What Are Business Calculators, and Why Do You Want to Use Them?
As a business owner, you have math flying at you all the time. But calculators for business will make that so much easier. These business calculators are all free and none of them use Adobe Flash. This is helpful, as this type of development is going out of style in web development these days.
Business Calculators: 1 – Cash Flow Calculator
One of the most important questions you should be asking is this one. Does my business have enough cash flow in order to keep it running. Because if your company runs out of available cash, then you could run the risk of not being able to meet current obligations.
Such obligations can include payroll, accounts payable, and credit card and loan payments. This calculator makes it easy to determine the cash flow being generated by your business.
You can enter your starting cash, your cash flow from operations, your cash flow coming from investments, and your business’s cash flow from financing. The calculator provides easy to follow explanations of terms, and even a report you can print.
Business Calculators: 2 – Break-Even Calculator
How many units of your product do you have to sell in order to make a profit? This is the essence of business, that is, when do you get to the good stuff, where you start making money? This calculator puts together a four-variable analysis, where you input your company’s expected unit sales, your fixed cost, your price per unit, along with your variable unit cost. Slide a bar or input a number in order to see what happens when you increase the price of your product or sell fewer units of it.
Business Calculators: 3 – Business Loan Calculator
Just what is that tempting business loan really going to cost you? Find out with this handy calculator. Input your loan amount and term, your interest rate and loan start date, along with your monthly payments. This calculator will show you different monthly payments if the numbers do not add up for you.
Find out what happens if you put in additional money every month or in an annual lump sum or a one-time payment. The amortization schedule is particularly satisfying, as you see the interest amount declining as time passes and more of the loan is paid off.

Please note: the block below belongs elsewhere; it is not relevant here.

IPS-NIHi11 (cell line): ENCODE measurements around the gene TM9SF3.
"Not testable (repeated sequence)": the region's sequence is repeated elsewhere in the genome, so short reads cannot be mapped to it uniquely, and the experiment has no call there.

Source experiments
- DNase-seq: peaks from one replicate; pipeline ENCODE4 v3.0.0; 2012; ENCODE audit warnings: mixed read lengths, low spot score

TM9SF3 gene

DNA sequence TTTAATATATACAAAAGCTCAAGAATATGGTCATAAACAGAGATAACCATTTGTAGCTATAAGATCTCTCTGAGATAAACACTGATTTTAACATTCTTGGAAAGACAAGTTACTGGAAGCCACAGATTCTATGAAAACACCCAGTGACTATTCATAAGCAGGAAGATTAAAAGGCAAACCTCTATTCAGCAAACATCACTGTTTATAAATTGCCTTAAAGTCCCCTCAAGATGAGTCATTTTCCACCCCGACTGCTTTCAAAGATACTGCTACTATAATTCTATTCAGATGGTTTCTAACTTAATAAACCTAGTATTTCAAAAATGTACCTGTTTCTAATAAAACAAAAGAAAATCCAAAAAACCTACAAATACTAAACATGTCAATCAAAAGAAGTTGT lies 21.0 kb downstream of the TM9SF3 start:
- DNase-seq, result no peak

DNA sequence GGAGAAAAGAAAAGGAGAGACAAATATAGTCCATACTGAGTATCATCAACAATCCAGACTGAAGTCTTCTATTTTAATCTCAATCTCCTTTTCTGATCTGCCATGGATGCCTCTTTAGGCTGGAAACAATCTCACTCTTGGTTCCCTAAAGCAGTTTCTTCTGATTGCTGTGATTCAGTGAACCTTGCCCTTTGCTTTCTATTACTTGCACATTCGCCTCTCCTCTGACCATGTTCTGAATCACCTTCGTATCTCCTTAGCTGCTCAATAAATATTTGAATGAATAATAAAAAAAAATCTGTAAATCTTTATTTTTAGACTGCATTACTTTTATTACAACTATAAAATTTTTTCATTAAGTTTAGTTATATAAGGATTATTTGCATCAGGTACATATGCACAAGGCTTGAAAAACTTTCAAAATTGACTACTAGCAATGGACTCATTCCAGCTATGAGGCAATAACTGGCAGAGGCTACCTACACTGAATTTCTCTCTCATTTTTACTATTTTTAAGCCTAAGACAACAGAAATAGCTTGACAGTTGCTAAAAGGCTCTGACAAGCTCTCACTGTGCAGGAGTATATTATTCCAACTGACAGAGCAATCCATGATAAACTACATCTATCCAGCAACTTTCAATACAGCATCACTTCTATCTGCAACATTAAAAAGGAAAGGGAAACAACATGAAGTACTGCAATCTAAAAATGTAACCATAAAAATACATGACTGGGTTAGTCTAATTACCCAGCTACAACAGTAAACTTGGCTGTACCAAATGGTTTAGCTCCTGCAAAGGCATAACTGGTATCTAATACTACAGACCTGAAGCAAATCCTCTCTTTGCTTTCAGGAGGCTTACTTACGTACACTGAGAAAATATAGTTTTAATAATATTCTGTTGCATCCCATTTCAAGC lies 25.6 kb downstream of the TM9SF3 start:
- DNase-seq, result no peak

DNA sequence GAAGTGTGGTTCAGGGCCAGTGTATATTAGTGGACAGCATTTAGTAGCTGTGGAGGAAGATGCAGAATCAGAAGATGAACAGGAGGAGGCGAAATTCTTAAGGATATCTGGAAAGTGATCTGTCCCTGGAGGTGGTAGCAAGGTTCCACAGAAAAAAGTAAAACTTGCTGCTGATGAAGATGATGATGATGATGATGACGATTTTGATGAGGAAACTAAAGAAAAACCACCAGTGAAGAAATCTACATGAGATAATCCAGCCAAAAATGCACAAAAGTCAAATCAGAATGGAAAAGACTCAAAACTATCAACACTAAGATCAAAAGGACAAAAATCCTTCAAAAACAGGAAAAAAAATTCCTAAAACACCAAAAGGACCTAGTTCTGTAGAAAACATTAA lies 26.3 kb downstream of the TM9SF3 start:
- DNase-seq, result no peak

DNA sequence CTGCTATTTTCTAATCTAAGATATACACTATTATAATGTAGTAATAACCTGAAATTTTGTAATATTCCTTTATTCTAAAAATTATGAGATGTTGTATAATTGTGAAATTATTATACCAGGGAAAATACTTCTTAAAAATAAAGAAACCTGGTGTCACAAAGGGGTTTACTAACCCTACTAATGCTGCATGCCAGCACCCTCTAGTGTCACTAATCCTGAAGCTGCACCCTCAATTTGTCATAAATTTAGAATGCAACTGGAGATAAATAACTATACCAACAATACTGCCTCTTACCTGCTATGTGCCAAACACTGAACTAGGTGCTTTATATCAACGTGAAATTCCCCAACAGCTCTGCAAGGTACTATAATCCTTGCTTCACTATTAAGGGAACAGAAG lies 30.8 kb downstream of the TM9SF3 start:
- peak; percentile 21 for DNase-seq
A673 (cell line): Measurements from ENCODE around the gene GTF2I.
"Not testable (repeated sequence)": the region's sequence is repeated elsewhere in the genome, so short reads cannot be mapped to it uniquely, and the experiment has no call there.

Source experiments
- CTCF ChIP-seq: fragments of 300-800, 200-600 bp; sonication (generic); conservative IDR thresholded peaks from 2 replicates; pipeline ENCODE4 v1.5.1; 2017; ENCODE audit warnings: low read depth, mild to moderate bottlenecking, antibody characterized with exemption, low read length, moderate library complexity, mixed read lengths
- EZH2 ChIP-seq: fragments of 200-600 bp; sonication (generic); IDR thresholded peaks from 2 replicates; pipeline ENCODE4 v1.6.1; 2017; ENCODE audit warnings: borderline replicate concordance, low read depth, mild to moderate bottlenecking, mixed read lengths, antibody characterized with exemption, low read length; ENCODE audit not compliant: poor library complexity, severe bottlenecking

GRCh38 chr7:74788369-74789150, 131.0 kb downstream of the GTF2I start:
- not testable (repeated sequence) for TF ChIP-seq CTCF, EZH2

Business Calculators: 4 – Conversion Rate Calculator
Is your company doing business online? This calculator has been designed to give the conversion rate (CR) for anyone clicking on an advertisement and then buying. From a business owner’s perspective, conversion rate is a useful guide. It can demonstrate both the effectiveness of the advertisement and the product’s capability to sell. The figure is calculated by dividing the total number of purchases generated, by the total number of clicks.
Business Calculators: 5 – ROI Calculator
Return on investment matters. Otherwise, you will have no idea whether a particular investment is an example of money spent wisely. This ROI calculator figures an annualized rate of return using exact dates. Also known as Rate of Return (ROR), these financial calculators make it so you can compare the results of different investments.
You can even modify this one to determine whether you are getting a good return on advertising spend: just enter the amount spent in the Amount Invested section, and profit from sales in the Amount Returned section.
Business Calculators: First Bonus – Borrowing Power Calculator
Now, this one is actually meant for individuals. But with a little modification, it should do rather nicely for a small business. Just be sure to use revenue in the place of wages. The idea behind this calculator is to see how much you can afford to borrow. And pay back, of course. You can find it here.
Business Calculators: Second Bonus – Business Loan and Interest Rate Calculator
If you borrow money, then you should have a good idea of how much you are going to be paying in interest. So try this calculator.
Business Calculators: Third Bonus – Balance Sheet Calculator
This is a calculator which could technically be used for either an individual or a small business. Assets minus liabilities will tell you just how much cash you truly have on hand. You can find it here.
Bonus Section: Setting Up Your Business Bank Account
So, what are you going to be using all of these calculators for, anyway? There is every possibility that you will need to use at least the cash flow and business loan calculators in conjunction with your business bank account.